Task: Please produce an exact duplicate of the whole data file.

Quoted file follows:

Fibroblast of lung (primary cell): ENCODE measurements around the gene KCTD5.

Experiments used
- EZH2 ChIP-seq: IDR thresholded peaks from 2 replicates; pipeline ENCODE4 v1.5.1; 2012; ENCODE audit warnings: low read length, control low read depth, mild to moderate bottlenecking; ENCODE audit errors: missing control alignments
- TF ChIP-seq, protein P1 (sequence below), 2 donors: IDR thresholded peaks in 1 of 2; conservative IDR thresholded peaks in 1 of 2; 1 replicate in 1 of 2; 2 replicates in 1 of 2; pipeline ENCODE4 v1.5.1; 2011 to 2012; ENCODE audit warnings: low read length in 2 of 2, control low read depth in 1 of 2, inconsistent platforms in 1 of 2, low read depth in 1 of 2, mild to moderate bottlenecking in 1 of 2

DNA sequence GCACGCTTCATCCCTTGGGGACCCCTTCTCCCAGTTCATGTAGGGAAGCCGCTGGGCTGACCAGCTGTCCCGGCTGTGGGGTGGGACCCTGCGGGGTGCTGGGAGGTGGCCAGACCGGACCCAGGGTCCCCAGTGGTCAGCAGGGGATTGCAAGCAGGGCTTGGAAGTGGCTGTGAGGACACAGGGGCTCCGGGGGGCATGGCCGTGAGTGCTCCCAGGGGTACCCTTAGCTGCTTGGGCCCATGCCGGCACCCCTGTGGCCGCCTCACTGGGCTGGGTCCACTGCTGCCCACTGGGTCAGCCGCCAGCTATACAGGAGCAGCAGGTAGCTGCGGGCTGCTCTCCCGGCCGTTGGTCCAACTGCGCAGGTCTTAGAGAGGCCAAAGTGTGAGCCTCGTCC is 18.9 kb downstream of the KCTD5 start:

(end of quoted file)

Fibroblast of lung (primary cell): ENCODE measurements around the gene KCTD5.

Experiments used
- EZH2 ChIP-seq: IDR thresholded peaks from 2 replicates; pipeline ENCODE4 v1.5.1; 2012; ENCODE audit warnings: low read length, control low read depth, mild to moderate bottlenecking; ENCODE audit errors: missing control alignments
- TF ChIP-seq, protein P1 (sequence below), 2 donors: IDR thresholded peaks in 1 of 2; conservative IDR thresholded peaks in 1 of 2; 1 replicate in 1 of 2; 2 replicates in 1 of 2; pipeline ENCODE4 v1.5.1; 2011 to 2012; ENCODE audit warnings: low read length in 2 of 2, control low read depth in 1 of 2, inconsistent platforms in 1 of 2, low read depth in 1 of 2, mild to moderate bottlenecking in 1 of 2

DNA sequence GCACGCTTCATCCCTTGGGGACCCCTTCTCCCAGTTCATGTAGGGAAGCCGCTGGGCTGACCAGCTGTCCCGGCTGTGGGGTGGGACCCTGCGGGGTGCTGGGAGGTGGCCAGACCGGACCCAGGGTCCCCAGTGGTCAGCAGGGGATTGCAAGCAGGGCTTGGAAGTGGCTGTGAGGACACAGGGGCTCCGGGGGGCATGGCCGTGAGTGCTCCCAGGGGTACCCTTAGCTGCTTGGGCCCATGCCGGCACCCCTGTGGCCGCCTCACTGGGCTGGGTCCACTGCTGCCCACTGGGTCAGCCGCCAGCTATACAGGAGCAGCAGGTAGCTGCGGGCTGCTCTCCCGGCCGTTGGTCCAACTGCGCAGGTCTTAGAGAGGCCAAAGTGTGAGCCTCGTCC is 18.9 kb downstream of the KCTD5 start: